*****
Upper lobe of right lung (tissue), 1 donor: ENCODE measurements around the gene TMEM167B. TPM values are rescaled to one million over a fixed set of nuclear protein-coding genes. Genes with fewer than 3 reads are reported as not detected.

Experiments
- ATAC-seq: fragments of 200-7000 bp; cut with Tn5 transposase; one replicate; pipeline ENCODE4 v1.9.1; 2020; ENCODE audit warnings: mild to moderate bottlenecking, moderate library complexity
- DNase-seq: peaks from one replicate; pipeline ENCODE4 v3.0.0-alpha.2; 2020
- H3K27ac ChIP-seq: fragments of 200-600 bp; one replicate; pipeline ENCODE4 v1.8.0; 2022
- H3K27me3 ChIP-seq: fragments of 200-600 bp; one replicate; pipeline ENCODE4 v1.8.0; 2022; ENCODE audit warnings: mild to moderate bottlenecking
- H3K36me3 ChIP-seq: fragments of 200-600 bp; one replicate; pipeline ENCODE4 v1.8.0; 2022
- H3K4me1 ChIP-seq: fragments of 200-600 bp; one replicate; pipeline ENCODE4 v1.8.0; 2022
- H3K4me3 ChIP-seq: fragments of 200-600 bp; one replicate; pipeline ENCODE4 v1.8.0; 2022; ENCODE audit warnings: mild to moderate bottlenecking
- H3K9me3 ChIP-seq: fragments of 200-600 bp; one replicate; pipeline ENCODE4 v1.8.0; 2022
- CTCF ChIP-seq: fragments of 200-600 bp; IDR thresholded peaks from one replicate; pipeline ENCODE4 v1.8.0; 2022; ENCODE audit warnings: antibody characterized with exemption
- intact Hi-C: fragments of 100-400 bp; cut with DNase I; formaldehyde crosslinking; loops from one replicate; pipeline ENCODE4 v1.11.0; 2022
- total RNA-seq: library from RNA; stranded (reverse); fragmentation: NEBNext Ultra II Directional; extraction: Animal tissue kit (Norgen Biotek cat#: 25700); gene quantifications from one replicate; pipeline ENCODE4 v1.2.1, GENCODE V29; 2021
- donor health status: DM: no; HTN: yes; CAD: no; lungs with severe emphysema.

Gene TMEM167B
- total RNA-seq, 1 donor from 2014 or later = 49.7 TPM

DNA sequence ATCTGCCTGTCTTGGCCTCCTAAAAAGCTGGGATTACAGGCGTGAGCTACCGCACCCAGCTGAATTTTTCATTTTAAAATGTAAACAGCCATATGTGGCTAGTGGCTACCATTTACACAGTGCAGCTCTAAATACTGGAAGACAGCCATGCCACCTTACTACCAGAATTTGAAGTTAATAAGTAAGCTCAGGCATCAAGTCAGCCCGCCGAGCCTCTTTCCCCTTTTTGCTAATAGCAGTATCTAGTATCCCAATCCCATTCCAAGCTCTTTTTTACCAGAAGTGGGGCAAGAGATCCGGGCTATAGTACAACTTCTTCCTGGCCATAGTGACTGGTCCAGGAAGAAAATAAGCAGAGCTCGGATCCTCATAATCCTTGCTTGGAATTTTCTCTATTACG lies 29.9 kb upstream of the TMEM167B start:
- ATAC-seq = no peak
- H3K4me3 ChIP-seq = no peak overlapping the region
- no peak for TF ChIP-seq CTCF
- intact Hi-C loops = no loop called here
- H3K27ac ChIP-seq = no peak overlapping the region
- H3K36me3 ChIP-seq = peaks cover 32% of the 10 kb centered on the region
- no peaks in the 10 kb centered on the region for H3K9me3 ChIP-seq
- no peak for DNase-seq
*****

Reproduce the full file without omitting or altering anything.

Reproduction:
Upper lobe of right lung (tissue), 1 donor: ENCODE measurements around the gene TMEM167B. TPM values are rescaled to one million over a fixed set of nuclear protein-coding genes. Genes with fewer than 3 reads are reported as not detected.

Experiments
- ATAC-seq: fragments of 200-7000 bp; cut with Tn5 transposase; one replicate; pipeline ENCODE4 v1.9.1; 2020; ENCODE audit warnings: mild to moderate bottlenecking, moderate library complexity
- DNase-seq: peaks from one replicate; pipeline ENCODE4 v3.0.0-alpha.2; 2020
- H3K27ac ChIP-seq: fragments of 200-600 bp; one replicate; pipeline ENCODE4 v1.8.0; 2022
- H3K27me3 ChIP-seq: fragments of 200-600 bp; one replicate; pipeline ENCODE4 v1.8.0; 2022; ENCODE audit warnings: mild to moderate bottlenecking
- H3K36me3 ChIP-seq: fragments of 200-600 bp; one replicate; pipeline ENCODE4 v1.8.0; 2022
- H3K4me1 ChIP-seq: fragments of 200-600 bp; one replicate; pipeline ENCODE4 v1.8.0; 2022
- H3K4me3 ChIP-seq: fragments of 200-600 bp; one replicate; pipeline ENCODE4 v1.8.0; 2022; ENCODE audit warnings: mild to moderate bottlenecking
- H3K9me3 ChIP-seq: fragments of 200-600 bp; one replicate; pipeline ENCODE4 v1.8.0; 2022
- CTCF ChIP-seq: fragments of 200-600 bp; IDR thresholded peaks from one replicate; pipeline ENCODE4 v1.8.0; 2022; ENCODE audit warnings: antibody characterized with exemption
- intact Hi-C: fragments of 100-400 bp; cut with DNase I; formaldehyde crosslinking; loops from one replicate; pipeline ENCODE4 v1.11.0; 2022
- total RNA-seq: library from RNA; stranded (reverse); fragmentation: NEBNext Ultra II Directional; extraction: Animal tissue kit (Norgen Biotek cat#: 25700); gene quantifications from one replicate; pipeline ENCODE4 v1.2.1, GENCODE V29; 2021
- donor health status: DM: no; HTN: yes; CAD: no; lungs with severe emphysema.

Gene TMEM167B
- total RNA-seq, 1 donor from 2014 or later = 49.7 TPM

DNA sequence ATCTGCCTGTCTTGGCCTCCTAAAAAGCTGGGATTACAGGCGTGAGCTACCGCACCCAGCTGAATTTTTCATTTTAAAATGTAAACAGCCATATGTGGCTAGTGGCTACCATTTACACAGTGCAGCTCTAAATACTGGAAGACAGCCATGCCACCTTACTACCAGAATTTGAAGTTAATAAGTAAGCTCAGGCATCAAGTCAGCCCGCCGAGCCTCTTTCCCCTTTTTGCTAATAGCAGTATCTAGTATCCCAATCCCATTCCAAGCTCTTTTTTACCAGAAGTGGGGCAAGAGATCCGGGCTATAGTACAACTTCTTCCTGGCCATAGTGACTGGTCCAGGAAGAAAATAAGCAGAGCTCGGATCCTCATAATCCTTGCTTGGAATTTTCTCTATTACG lies 29.9 kb upstream of the TMEM167B start:
- ATAC-seq = no peak
- H3K4me3 ChIP-seq = no peak overlapping the region
- no peak for TF ChIP-seq CTCF
- intact Hi-C loops = no loop called here
- H3K27ac ChIP-seq = no peak overlapping the region
- H3K36me3 ChIP-seq = peaks cover 32% of the 10 kb centered on the region
- no peaks in the 10 kb centered on the region for H3K9me3 ChIP-seq
- no peak for DNase-seq